Poetry Feature: “New Friends” by Scott Laudati

We saw the end of the sun some time ago

and I thought about California

and the palm trees that were still eating

and the girls in the sand 

and their hair in the wind

and how it didn’t matter to me anymore 

where the lightning bugs went

once the days cooled off,

or why old men never died like outlaws

if it’s what we all want.

Born alone.

Legacy always in question.

Life has a way of herding the useless together,

drafting us into a showdown 

that began

long before the dead had to 

explain their worth.

Bellies up.

No closure.

No kind words left behind 

for the kids.

We forgot a long time ago that

the world will keep rolling over

like it always has.

So we laugh at the snoring dogs 

shaking their jaws 

and running in place,

but now I wonder:

why are they the only ones 

who sleep deeply enough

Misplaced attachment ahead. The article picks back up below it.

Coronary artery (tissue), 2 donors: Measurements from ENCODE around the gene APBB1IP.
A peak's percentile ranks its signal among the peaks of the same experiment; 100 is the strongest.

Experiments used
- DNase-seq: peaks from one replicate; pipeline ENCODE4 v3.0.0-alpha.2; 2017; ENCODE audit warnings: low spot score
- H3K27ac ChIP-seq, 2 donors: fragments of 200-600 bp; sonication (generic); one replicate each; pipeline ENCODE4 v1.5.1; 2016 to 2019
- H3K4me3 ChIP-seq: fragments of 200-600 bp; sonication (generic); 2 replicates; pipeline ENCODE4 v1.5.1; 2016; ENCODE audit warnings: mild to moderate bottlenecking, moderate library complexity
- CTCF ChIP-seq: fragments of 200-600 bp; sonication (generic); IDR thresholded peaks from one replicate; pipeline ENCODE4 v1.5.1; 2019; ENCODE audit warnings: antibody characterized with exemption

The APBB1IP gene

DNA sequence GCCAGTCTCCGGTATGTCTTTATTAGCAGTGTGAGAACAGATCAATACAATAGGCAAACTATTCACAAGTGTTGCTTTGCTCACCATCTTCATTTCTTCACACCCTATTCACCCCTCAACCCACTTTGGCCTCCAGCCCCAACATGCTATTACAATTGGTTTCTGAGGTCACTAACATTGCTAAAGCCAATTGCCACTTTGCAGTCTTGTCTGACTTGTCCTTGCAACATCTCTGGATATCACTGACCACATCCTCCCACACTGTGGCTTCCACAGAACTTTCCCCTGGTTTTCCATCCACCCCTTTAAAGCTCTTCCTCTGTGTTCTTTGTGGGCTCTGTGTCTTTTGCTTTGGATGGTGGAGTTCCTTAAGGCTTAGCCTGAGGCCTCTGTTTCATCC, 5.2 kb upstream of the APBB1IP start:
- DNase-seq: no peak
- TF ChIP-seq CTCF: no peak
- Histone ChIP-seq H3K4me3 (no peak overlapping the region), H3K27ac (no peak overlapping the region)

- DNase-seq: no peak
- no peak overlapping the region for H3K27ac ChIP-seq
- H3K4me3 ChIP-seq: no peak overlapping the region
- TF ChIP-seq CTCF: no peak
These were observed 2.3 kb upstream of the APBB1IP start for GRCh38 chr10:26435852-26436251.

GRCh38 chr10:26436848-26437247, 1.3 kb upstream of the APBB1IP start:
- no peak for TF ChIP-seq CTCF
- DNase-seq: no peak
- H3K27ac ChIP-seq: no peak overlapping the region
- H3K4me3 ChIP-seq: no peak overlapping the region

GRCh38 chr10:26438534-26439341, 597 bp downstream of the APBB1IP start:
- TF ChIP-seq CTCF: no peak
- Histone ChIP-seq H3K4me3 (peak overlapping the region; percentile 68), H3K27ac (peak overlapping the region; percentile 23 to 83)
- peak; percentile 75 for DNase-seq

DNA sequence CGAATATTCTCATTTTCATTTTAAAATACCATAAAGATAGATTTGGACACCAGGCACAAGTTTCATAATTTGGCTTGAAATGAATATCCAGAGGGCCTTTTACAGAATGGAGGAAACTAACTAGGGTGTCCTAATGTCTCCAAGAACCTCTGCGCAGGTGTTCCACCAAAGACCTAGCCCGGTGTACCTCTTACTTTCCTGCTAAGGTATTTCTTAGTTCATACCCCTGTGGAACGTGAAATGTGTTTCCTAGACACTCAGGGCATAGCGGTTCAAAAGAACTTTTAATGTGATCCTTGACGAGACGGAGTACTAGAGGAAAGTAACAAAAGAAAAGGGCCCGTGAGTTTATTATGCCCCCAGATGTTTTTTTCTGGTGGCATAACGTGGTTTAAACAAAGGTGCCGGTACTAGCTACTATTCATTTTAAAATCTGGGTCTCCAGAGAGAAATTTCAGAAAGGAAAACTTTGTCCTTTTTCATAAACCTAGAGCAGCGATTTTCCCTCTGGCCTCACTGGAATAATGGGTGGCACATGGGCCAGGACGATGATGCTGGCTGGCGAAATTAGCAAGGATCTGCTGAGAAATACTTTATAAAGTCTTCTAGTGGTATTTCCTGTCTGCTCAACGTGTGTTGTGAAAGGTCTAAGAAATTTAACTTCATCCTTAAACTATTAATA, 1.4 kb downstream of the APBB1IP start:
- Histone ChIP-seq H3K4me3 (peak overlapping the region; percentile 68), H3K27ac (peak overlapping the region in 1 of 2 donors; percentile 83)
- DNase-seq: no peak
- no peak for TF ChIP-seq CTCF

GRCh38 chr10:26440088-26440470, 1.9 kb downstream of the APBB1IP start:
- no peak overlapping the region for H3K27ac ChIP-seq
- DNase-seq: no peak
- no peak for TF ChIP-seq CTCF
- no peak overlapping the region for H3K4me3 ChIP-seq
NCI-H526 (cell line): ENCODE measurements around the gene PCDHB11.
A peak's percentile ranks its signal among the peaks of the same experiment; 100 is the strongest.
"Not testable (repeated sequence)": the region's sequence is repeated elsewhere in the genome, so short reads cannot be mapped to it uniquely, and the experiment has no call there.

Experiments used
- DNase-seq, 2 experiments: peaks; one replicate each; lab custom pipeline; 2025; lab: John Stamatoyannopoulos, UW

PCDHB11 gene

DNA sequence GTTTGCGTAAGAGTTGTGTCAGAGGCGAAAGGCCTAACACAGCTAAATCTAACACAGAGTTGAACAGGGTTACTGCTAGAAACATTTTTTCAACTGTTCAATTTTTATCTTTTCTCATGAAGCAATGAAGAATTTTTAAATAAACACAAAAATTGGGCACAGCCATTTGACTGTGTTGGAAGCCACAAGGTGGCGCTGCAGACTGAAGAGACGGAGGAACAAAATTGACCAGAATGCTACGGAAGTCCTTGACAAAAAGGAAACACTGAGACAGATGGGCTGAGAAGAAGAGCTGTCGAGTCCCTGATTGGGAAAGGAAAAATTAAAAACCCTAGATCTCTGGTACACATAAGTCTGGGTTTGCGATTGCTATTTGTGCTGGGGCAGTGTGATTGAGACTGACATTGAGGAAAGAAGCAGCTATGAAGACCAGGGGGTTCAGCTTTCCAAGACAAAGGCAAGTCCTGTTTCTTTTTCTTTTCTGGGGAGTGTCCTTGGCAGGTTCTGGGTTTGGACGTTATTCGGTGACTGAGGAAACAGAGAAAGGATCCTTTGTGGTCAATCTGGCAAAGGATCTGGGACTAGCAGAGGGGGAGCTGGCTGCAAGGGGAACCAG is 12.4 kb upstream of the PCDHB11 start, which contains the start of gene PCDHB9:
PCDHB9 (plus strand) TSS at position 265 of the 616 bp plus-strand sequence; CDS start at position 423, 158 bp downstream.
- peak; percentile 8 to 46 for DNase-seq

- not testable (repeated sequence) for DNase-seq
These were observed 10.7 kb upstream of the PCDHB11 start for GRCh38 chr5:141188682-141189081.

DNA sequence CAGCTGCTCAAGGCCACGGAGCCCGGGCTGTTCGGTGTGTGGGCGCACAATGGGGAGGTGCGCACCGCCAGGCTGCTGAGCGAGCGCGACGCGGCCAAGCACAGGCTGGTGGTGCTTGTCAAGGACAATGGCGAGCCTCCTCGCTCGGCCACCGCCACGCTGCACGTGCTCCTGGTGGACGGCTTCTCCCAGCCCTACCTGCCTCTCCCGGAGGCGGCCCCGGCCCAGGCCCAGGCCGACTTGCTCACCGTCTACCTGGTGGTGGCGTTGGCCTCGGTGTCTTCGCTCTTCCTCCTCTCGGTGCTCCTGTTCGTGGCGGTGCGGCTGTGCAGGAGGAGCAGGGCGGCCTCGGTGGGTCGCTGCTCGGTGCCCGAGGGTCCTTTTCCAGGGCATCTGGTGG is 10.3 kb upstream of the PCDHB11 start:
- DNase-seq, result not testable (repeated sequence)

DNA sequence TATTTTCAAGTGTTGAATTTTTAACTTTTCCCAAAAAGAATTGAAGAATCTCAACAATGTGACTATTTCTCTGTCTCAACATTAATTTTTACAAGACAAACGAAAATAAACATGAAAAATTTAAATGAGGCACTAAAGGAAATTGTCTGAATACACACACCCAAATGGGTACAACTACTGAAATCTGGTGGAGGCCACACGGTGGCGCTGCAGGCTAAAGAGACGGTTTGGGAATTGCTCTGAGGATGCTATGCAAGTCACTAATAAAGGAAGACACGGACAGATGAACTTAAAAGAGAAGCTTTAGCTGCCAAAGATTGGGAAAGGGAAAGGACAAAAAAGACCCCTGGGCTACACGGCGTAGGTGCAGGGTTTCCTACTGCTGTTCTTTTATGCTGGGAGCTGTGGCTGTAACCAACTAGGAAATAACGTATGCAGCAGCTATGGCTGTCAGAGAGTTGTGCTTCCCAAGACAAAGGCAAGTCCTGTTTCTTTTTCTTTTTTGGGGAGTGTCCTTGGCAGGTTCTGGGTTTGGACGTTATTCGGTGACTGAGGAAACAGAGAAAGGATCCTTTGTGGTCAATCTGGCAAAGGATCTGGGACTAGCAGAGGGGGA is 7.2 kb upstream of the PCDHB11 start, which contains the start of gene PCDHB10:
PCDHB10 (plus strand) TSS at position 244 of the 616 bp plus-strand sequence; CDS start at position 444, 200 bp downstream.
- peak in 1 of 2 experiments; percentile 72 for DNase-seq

to dream?


I’d been locked up at my 

girlfriend’s parents’ house for a week

and all anyone could talk about

was a skunk that lived in the woods.

And every night I’d go outside

and stare into the trees

but I never saw anything.

The sun dropped,

the geese flew south,

and just as I was about to give up 

for the last time

a little skunk crawled out from 

under the shed.

I jumped up and waved at him 

and he looked back as friendly 

as any fat and free thing

and neither of us did much more

than that.

But then my girlfriend came 

out and screamed.

The skunk looked back like I’d 

betrayed him,

and as I watched his tail go up

I felt like I’d broken our bond too. 

I knew my girlfriend would get mad if 

I said it was her fault

so I cursed at the skunk

cursed at the trees

cursed my name

(never going for the one who deserved it),

hating everyone and everything

in this whole stupid world. 


Her mother made lasagna that night.

I left a plate out by the backdoor. 


Scott Laudati is the author of Camp Winapooka (Bone Machine, Inc.). Visit him on instagram @scottlaudati